Surface World December 2018 Surface World Magazine December 2018 - Page 24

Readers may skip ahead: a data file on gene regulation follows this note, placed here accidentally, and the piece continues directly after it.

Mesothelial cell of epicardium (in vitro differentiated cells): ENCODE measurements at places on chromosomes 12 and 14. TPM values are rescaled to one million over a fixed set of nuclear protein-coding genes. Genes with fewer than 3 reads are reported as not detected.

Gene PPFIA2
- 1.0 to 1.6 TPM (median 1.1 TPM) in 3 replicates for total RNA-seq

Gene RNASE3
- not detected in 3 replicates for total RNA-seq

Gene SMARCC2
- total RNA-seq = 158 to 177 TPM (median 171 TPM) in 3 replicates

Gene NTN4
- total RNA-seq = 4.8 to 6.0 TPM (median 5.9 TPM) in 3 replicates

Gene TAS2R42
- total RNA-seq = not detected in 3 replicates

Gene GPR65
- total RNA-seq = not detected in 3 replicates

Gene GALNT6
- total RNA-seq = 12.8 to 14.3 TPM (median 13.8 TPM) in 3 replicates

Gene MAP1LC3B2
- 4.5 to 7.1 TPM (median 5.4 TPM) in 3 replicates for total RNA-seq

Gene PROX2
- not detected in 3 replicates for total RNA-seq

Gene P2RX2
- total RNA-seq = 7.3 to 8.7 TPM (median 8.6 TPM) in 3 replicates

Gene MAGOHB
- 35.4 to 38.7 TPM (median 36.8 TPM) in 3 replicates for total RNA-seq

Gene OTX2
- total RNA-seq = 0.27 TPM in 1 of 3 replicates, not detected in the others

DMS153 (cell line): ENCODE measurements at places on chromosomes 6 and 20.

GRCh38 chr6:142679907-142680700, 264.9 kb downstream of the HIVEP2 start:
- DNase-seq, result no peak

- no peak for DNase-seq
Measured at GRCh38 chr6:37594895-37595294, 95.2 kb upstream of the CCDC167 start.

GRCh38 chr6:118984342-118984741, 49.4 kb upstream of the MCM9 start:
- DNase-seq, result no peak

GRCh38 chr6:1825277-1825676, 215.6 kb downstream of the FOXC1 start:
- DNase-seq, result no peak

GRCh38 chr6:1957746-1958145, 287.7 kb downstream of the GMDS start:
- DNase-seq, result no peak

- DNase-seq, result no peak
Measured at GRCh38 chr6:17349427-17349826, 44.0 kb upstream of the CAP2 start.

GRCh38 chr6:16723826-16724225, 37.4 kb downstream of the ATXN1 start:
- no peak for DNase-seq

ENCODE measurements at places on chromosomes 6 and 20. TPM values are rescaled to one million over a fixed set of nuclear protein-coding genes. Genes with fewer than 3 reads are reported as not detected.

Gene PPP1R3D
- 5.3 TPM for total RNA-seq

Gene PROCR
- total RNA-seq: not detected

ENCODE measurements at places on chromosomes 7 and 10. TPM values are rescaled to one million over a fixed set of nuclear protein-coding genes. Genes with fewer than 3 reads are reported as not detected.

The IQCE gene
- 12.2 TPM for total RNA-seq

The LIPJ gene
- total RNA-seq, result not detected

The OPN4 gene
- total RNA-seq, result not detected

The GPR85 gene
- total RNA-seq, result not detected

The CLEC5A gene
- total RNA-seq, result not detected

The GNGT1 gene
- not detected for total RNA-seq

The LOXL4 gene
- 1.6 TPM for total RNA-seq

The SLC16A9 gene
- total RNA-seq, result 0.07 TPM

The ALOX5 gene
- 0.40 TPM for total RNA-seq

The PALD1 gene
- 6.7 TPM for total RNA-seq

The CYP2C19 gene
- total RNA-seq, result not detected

IMF: THE INSTITUTE OF MATERIALS FINISHING A nostalgic look at the Electroplating Industry (Part Three) In my final look at my career in Electroplating, I did spend part of my working life “on the other side of the fence” when I ran the nickel and chrome department of a large plating company in Coventry, Chief chemist at a Circuit manufacturing company in the south and also in R&D at a piston ring manufacture in the south. Sadly, all these companies no longer exist, whether that is because of me or in reality a sign of modern day times. It was a different outlook on the industry than being a “rep” but what was good was being able to call in the supplier rep and put pressure on rather than the other way around. My venture into the plating company at Coventry (Montgomery Plating) was down to a good friend of mine. In my capacity as Technical Service representative for M&T, I spent quite a time there installing the nickel/iron process. These were times when the nickel market was proving to be expensive mainly due to the shortage of nickel metal and processes were springing up which replaced up to 30% of the nickel with iron. Coventry became a second home to me and I was offered a position working on the Bright Nickel and Chrome lines of which there were 2 big semi-automatic lines. The bulk of the work was tubular steel (fashion for furniture) which played havoc with the nickels causing iron build up so these baths had to be treated on a regular basis. It is not the best of purifications, but as I was now in charge of the lines I could get someone else to do the work. The other main product line was for the 22 Triumph motor cycle company which was then based down the road in Meriden. Exhausts, downpipes, stanchions, handlebars were all plated here and the finish had to be perfect. Polishing was to be of the highest standard and the parts had to be coated in duplex nickel and chrome according to the old BS spec 1224. It was good working there, but it did only last for 1 year as I was asked to go back to M&T which I did. The piston company (Wellworthy) in Lymington used M&T’s high-speed chrome solutions for all their hard chrome plating and I was asked if I would like to work in the R&D department on the development of the hard chrome for the piston rings. Hard chrome was plated onto cast iron rings which were made into a mandrel composing of many layers of rings. These were shot blasted and plated for up to 12 hours in hard chrome then removed, rinsed and ground down to size on specially adapted grinding lathes. The work was interesting and there were a few developments and modifications made to the processes which did help the final result and my time there was very enjoyable. Wellworthy did give me the opportunity to go to China. Back in 1981, China (who had just opened its doors to the West) had signed an agreement with Wellworthy for technical know-how into chrome plating. The Chinese came over to the UK to learn all about plating hard chrome and during that time took many photographs of the plants and how we operated. It was interesting because when myself and 2 others went over to China, standing and looking at the chrome plant was just like looking at one of our tanks back in the UK, they had copied them down to the last nut and bolt. China certainly was an experience and one thing I learned was that, in terms of food) you did not ask what you were eating. We spent 3 weeks in Changsha (which was where Chairman Mao was born) working with them on hard chrome and during the last week I’m afraid that I did succumb to a severe bout of dehydration ending up in a Chinese hospital. DECEMBER 2018 The hospital was interesting to say the least. I must admit that they were very kind to me and realised what the problem was, so they put me on a saline drip. This was not in your modern day collapsible plastic bottle but a glass bottle which had a special air feed to ensure that the solution was being fed to the arm. Although this slowly got me through the dehydration, the nurses and doctors in the hospital soon realised that there was an English person there and everyone kept coming around to try and see if I would teach them a few words of English. Now when you are not feeling quite the ticket, the last thing you want is people who could not speak English (and I certainly could not speak Chinese) constantly coming around, so the two words (which cannot be used here) which I would have liked to use were muttered many times under my breath. It was an interesting experience and although a distant memory still makes me appreciate the faith that Wellworthy put in me. My last employer was in Southampton and this was BICC Vero. I left Wellworthy for Vero and they were moving into a brand new factory where I was responsible for the laboratory and advising on new plant and processes. It was a good place to work and never a dull moment. At the time I was (and still am) very interested in photography. There were several other people interested so we started a photographic club which ran every alternate Monday after work. We were allowed the use of the darkroom and were never short of models when we had portrait events, I must admit that having the club did seem to bring everyone closer together and made for a good working relationship. Although Vero was great to work for it also was nearly my demise. One Thursday in October, I was working on a new black oxide process in the lab and had several small beakers of chemistry lying around. I decided to get rid of them but, because of their nature (a powerful oxidiser and chlorite based) I looked at disposing them as described by the data sheet. To cut a long story short, the chemistry was to be reduced using sodium thiosulphate and this was being carried out in the fume cupboard. twitter: @surfaceworldmag